from Wiktionary, Creative Commons Attribution/Share-Alike License

  • proper n. 11 Parthenope, the asteroid.


Sorry, no etymologies found.


  • Neapolis, was called Parthenope from the Siren of that name, who was said to have been buried there.] [Footnote 12: _Son of Æolus.

    The Metamorphoses of Ovid Literally Translated into English Prose, with Copious Notes and Explanations

  • [Footnote 1: Naples, anciently called Parthenope, from the name of the siren who threw herself into the sea for grief at the departure of

    The Poems of Jonathan Swift, D.D., Volume 2

  • I mean then to state what, according to my notion are bad ingredients in composition and first, Inversion of Sentences, which may be instanced by recurring to a line in the Rehearsal, by the Duke of Buckingham, 'And me her dear parthenope she calls' now when this is rendered into plain English it is — 'And she calls me her dear Parthenope'.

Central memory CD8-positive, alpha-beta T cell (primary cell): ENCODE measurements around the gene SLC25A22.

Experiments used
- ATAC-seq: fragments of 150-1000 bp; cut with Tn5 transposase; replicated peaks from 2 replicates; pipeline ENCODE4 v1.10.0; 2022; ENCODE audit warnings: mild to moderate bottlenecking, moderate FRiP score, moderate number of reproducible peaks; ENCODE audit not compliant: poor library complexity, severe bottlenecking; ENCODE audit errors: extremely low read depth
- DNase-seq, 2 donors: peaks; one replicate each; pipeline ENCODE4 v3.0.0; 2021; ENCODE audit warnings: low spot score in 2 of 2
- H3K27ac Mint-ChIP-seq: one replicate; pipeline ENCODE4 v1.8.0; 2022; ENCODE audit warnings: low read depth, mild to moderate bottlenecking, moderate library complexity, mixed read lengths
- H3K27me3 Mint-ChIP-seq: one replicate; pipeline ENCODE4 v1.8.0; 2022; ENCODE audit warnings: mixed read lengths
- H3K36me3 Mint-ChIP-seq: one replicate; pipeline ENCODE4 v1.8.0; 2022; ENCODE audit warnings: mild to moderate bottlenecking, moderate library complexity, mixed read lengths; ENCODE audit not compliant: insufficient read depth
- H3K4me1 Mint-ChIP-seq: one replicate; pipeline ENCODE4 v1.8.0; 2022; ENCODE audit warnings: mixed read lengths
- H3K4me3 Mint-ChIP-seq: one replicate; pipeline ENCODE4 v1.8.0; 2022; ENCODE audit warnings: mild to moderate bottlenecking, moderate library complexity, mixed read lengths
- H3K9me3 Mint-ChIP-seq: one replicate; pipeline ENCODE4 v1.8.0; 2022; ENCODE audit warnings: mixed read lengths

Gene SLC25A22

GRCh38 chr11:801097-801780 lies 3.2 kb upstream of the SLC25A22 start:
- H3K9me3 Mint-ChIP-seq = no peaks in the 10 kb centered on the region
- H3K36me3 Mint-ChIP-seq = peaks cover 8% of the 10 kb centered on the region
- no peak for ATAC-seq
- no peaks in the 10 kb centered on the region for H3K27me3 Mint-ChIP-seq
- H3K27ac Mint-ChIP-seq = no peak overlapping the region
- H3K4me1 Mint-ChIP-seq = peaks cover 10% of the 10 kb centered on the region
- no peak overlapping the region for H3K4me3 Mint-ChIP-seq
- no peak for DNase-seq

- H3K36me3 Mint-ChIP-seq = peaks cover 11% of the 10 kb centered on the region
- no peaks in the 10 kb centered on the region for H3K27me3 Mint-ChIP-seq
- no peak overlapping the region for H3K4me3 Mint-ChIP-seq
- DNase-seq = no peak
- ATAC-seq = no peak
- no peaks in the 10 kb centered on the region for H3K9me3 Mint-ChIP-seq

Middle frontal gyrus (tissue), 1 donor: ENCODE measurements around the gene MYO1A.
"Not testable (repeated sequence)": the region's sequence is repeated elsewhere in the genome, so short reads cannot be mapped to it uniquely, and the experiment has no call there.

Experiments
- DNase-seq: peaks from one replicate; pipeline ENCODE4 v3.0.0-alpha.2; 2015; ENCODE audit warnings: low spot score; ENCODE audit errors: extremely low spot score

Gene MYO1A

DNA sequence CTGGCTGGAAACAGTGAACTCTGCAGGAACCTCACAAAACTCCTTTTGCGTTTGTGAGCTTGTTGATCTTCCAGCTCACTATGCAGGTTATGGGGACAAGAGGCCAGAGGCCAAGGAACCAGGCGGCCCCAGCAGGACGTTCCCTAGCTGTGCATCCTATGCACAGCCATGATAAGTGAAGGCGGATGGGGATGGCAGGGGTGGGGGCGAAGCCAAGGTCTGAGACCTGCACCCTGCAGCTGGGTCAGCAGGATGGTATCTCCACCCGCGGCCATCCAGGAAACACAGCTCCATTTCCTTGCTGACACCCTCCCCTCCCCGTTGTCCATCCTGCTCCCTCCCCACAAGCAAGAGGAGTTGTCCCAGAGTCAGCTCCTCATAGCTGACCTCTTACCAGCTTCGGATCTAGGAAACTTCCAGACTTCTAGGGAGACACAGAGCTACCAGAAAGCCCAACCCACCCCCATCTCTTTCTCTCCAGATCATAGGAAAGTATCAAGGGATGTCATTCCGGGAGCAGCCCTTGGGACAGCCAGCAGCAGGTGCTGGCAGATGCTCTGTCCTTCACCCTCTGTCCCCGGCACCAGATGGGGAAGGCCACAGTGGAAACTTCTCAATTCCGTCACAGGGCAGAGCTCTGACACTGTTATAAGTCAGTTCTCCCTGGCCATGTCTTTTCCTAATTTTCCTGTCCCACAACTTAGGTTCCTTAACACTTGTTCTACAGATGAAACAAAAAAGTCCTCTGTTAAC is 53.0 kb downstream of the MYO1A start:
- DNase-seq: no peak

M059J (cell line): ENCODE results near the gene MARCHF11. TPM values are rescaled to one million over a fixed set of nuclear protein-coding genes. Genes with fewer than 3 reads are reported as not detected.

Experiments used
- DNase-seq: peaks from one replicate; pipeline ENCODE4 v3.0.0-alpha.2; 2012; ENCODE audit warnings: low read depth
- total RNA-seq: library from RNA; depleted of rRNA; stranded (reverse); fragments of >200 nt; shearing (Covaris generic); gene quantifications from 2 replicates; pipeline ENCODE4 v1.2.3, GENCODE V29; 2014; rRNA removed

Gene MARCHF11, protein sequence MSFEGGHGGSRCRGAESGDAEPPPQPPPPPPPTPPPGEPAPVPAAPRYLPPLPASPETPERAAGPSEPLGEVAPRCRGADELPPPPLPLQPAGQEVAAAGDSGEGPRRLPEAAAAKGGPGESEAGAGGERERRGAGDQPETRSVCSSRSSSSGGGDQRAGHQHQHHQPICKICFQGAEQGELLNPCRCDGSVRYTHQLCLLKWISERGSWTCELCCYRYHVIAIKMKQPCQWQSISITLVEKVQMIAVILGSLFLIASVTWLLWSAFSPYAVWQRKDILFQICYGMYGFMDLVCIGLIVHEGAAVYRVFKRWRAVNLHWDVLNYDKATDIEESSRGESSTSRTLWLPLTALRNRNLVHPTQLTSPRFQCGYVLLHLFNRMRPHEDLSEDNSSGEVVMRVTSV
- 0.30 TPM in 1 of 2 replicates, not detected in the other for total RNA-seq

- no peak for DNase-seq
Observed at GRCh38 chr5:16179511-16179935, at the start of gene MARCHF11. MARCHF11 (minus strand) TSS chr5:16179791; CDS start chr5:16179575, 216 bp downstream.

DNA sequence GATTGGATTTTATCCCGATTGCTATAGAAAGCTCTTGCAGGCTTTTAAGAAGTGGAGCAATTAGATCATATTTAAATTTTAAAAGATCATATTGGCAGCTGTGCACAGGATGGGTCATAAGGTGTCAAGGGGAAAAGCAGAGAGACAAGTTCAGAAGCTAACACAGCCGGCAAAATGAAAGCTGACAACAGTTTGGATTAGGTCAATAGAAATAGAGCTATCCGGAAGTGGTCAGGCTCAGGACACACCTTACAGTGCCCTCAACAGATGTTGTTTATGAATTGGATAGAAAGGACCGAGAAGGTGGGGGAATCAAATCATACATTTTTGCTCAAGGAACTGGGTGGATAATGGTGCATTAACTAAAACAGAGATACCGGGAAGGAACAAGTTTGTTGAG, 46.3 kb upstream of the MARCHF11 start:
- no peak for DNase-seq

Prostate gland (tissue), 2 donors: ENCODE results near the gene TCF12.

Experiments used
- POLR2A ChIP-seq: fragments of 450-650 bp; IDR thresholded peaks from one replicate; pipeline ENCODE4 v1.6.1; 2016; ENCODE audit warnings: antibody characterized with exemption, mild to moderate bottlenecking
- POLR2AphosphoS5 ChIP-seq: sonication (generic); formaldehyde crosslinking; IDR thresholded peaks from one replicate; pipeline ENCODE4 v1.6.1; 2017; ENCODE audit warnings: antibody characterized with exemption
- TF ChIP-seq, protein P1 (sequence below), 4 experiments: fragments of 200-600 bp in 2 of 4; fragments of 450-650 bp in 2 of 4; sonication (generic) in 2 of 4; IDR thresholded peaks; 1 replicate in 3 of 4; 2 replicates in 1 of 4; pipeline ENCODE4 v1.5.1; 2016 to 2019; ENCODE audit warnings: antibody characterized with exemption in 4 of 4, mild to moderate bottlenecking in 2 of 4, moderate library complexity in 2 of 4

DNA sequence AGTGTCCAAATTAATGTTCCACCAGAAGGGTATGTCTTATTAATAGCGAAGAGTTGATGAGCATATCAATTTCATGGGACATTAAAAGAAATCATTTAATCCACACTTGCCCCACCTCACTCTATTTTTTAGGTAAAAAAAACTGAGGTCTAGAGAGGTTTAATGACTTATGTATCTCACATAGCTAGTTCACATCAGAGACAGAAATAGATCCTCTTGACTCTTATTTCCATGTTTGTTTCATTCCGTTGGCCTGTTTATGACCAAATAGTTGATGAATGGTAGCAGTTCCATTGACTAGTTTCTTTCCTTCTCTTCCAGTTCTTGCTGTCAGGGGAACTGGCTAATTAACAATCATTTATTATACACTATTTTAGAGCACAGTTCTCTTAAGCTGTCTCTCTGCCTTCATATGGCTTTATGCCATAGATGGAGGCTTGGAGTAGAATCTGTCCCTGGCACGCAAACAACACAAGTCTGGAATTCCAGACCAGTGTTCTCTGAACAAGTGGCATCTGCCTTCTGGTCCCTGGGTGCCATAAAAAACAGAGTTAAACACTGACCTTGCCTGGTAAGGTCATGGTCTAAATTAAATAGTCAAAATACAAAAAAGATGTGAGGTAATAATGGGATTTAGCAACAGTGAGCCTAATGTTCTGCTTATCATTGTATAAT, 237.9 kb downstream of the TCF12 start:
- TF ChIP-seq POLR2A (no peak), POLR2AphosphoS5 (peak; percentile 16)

Letter 94

  • Villiers, Duke of Buckingham, The Rehearsal (1672), act 3, scene 2: 'And me her dear Parthenope she calls'.

    Letter 94

  • They were named in the same classical tradition as their mother, Lady Parthenope.

    Archive 2008-05-01

  • The priest would ride out to Parthenope and talk to Mary about sin and expiation.

    Dream State

  • Mary sat in the cabin at Parthenope, saying the Rosary and staring east.

    Dream State

  • Sitting on her lonely rock, the siren Parthenope sees him and falls in love with him.

    Dream State

  • Achille had called his first Florida plantation, the one near St. Augustine, “Parthenope”—Parthenope being the old Greek name for Naples.

    Dream State

  • Achille returned to Parthenope to find his lover and their baby buried in a patch reserved for slaves.

    Dream State


Log in or sign up to get involved in the conversation. It's quick and easy.